Bystander intervention “is the low-hanging fruit of prevention where everyone can play a role,” Sharon Travis, outreach and advocacy specialist at Nashville’s Sexual Assault Center, says.

“Making a decision to be an active bystander who will do what they can when they see (something) amiss is the beginning. We teach about the 5D’s of bystander intervention – distract, delay, direct, delegate and document.

“As a bystander, your personal safety is first and when you can safely intervene, do what you can,” she continues. “You don’t have to be a hero; just do whatever small thing you need to do to stop, interrupt, disrupt or provide assistance when necessary. Just simply reframing rape culture to one of compassion and care rather than power and control” can be helpful, she wrote.

Douthat says students seem to understand what it means to consent to sex, but many sexual assault victims find fault with themselves rather than with what the other person did. Those who say they were assaulted have said things such as “I shouldn’t have gone with him, I shouldn’t have had so much to drink,” for example.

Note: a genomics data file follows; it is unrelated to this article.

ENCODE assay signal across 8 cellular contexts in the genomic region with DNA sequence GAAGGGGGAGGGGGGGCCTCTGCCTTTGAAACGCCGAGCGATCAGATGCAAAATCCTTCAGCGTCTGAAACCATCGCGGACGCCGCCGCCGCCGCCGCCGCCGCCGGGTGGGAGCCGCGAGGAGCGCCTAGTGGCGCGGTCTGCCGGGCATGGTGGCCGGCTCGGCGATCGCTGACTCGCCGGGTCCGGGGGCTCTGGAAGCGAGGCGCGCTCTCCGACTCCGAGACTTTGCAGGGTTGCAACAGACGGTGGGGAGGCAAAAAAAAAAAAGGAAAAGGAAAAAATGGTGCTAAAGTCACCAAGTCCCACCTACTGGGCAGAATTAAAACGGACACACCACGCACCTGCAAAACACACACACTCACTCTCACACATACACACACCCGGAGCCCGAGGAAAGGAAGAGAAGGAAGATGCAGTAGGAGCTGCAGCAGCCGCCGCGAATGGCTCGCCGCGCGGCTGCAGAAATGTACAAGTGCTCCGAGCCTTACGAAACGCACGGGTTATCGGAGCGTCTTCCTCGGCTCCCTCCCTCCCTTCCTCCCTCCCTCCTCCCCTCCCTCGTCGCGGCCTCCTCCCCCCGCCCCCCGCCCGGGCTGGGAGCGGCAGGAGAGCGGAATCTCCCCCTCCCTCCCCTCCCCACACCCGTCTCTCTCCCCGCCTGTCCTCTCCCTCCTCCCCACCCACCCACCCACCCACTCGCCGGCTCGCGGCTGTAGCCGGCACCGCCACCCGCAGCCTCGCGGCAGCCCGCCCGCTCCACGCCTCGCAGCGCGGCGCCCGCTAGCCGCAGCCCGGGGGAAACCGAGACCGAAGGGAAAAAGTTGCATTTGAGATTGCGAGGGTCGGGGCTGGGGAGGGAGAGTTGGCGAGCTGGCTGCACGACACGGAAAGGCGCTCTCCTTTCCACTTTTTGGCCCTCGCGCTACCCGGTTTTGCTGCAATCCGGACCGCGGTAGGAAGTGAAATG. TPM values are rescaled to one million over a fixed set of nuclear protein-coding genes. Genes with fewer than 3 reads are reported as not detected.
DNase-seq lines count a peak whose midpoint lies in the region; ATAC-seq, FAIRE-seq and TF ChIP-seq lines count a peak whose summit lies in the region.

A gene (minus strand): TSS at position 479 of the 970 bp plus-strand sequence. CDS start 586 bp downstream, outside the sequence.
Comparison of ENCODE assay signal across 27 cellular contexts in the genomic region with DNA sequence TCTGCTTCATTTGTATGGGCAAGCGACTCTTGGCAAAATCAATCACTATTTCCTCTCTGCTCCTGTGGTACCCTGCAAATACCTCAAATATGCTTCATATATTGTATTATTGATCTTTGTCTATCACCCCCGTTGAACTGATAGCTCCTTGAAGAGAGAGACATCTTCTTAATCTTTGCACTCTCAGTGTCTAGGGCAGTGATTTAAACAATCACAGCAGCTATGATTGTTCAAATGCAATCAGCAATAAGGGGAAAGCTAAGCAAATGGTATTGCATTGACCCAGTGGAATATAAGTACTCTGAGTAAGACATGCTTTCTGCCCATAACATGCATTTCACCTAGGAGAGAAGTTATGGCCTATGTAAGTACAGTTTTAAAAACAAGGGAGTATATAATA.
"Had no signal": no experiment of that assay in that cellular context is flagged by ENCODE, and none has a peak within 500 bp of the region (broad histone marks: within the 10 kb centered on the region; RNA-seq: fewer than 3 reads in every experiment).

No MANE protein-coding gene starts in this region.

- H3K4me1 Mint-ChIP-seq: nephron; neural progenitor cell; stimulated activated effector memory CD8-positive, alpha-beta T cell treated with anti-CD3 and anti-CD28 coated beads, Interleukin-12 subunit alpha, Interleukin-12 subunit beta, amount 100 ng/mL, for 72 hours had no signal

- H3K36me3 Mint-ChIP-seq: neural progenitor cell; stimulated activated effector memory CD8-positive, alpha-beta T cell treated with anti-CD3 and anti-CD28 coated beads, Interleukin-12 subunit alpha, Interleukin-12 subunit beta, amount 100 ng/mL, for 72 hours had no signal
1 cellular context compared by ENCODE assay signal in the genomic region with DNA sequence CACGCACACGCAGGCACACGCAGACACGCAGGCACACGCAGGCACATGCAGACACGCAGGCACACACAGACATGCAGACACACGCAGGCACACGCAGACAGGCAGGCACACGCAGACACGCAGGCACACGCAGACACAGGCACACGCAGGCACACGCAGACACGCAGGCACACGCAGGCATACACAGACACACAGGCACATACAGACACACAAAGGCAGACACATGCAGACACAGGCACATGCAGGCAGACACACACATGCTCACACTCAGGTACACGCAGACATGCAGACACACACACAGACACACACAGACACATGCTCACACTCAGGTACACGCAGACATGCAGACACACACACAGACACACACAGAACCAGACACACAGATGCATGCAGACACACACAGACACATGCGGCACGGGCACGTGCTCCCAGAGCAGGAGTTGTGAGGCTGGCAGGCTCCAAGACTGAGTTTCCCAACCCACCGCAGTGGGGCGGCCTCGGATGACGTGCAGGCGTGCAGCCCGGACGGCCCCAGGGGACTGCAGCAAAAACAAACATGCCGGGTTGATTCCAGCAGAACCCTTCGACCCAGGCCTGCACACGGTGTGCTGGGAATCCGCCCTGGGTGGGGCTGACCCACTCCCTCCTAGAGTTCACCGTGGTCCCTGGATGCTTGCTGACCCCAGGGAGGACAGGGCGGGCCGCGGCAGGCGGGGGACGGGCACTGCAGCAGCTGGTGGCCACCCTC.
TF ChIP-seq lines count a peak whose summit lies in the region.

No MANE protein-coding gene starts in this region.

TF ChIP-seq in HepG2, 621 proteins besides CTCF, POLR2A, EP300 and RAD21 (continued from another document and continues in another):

“I do think there are more reports (of sexual assault) in the past few years than we have seen previously,” she said in a recent phone interview and in email responses to questions. “I think that students have been hearing us discuss how much this is taken seriously and seen and heard so much in the media about this as well.

“I believe that this age group is more willing to report a sexual assault than other generations because of the conversation that has been going on about this. I also see more news about what colleges and universities are doing to protect their students and these are all positive steps forward.”

Travis of the Sexual Abuse Center says conversations about sex and consent take place throughout a person’s lifetime and overlap with attitudes about respect and valuing others.

“… Sexual assault is about power and control, domination and manipulation. Bias and beliefs that make one person feel that they should exploit that power over another should be addressed.” Parents need to communicate values of respect, such as keeping your hands to yourself, having respect for your body and others’ bodies, using proper names for body parts and making it clear that it’s not acceptable to belittle, bully or joke about groups of people or individuals considered less powerful or different.

“These are the values that should be reinforced,” she says. “Parents should focus their conversations on the values and not so much the technical and mechanical aspects of sexuality. Information is readily available but the values attached to the information are too often left up for interpretation and if parents are not providing the interpretation, someone or something else is.”